In May, Berrien County prosecutor James Cherry handed the case over to the attorney general's office in Michigan. Cherry says, "I turned it over because I knew it was a sensitive issue."

It is a sensitive issue in the Benton Township police department as well. Benton Township Police Chief James Coburn says they won't comment on the case until the investigation is complete. Cherry did confirm two officers are temporarily off the job.

NewsCenter 16 has also learned those township officers are Patrolmen William Bradshaw and Tim Sutherland.

Two Benton Township police officers are on paid suspension while officials investigate Partee's death

Cherry says the officers are still on paid suspension.

The suspension comes after Michigan State Police say Partee "went to the floor and stopped breathing after a fight with police."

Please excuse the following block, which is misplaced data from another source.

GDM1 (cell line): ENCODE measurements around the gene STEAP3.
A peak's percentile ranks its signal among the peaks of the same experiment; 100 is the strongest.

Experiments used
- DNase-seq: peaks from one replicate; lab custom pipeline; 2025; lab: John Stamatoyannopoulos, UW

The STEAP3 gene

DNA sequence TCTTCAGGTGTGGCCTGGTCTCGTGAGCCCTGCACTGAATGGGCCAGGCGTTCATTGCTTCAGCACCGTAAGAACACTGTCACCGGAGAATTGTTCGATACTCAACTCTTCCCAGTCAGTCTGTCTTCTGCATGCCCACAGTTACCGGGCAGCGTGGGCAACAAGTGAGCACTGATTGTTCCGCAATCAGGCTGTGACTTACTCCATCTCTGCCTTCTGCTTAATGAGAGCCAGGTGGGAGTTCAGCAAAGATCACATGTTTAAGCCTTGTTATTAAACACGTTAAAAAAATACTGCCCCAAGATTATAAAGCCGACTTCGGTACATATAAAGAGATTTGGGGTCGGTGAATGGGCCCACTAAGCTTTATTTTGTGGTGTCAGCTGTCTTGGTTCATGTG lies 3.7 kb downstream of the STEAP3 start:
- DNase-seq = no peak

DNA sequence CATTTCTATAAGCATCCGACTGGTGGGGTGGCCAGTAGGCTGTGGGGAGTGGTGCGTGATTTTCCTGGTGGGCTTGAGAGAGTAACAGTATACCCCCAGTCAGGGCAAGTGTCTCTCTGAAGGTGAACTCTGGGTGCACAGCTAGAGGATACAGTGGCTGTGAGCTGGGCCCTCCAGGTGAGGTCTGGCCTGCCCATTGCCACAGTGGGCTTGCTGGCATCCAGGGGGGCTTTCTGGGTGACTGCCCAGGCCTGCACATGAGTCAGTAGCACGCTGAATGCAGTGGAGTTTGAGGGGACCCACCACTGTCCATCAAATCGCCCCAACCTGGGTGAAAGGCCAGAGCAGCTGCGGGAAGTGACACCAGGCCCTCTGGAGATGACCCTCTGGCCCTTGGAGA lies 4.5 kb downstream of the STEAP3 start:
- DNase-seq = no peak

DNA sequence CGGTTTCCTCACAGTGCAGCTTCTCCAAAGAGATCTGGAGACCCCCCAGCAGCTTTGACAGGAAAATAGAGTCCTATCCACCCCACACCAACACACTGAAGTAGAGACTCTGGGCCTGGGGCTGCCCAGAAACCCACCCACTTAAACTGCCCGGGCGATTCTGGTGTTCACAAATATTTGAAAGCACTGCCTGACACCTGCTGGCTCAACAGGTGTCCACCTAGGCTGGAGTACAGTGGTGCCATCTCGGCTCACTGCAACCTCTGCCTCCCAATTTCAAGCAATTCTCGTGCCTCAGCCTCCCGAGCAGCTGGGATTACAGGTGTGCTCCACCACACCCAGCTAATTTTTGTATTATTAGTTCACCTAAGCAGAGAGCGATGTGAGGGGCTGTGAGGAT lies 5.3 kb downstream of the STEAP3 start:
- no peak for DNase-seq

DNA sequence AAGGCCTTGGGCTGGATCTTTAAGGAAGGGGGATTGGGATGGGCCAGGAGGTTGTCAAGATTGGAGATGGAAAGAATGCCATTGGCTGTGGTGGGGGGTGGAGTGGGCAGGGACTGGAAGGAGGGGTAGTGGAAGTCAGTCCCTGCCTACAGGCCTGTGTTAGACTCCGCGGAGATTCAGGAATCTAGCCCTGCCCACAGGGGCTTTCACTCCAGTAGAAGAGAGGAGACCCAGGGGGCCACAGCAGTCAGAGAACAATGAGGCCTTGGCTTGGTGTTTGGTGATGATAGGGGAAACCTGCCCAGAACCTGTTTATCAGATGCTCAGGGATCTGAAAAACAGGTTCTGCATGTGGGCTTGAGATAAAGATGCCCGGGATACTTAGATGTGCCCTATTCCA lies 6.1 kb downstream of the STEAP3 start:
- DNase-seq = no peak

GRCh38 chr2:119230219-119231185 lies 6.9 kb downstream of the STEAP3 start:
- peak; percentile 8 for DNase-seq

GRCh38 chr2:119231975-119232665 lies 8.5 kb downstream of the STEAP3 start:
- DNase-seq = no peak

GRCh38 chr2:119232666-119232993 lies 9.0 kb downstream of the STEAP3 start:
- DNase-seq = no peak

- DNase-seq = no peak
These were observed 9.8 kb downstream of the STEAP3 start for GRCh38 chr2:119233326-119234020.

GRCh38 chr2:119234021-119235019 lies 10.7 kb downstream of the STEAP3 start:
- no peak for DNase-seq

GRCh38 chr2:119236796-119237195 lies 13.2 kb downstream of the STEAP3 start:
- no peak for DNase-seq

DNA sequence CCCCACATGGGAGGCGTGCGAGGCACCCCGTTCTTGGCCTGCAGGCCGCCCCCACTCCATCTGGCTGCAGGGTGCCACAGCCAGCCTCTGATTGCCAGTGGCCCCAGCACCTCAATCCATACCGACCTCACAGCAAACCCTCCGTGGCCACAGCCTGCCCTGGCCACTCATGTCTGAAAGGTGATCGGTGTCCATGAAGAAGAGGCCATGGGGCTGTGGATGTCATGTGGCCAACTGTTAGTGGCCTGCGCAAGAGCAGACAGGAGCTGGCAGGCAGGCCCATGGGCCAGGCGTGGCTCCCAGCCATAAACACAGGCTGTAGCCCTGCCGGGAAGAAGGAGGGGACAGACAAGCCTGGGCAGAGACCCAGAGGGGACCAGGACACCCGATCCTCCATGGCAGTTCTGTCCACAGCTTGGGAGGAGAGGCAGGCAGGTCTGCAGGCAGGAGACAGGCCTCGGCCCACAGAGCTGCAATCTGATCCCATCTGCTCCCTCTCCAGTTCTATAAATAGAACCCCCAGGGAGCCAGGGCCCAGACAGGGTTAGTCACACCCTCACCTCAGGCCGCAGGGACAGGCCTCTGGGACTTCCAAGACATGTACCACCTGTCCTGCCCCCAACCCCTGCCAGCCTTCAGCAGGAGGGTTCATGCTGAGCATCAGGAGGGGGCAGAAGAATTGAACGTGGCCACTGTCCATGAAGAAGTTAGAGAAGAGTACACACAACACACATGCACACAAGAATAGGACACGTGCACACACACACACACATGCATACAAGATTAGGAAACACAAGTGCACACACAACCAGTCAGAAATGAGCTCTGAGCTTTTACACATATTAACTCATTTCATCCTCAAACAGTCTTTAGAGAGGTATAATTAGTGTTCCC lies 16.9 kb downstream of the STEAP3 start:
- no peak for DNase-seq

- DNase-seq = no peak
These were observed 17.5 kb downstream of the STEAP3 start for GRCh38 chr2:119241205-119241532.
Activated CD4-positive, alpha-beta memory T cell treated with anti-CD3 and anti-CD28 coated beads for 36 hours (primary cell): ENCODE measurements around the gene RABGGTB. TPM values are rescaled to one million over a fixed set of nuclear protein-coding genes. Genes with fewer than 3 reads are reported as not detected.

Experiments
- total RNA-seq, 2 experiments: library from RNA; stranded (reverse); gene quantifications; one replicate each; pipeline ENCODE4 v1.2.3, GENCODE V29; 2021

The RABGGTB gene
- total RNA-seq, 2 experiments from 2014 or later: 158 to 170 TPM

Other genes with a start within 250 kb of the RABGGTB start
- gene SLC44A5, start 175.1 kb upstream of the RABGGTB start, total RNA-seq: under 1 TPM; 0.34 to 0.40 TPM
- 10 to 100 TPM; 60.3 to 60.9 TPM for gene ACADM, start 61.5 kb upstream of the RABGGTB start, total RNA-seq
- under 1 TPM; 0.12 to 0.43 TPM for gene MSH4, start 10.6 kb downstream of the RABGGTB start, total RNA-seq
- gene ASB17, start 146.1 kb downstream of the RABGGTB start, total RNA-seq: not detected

Lyons says, "Each and every officer who has taken an oath to protect and serve must be ever so careful to do precisely that at all times."

When the Michigan Attorney General's office completes its investigation into Partee's death, there should be a few more answers and access to the coroner's reports, along with incident reports from the night he died.

The Partee family attorney hasn't officially filed any complaints against the Benton Township Police department or any of its officers but attorney George Lyons said a civil lawsuit could come as a result of Partee's death.

As of August 4, 2003 Benton Township Police Chief Coburn confirmed both officers are still off the job. He says it will stay that way until the investigation is complete.

Details of Benton Harbor riots emerging
Several police cars were severely damaged by bricks and bottles thrown from the mob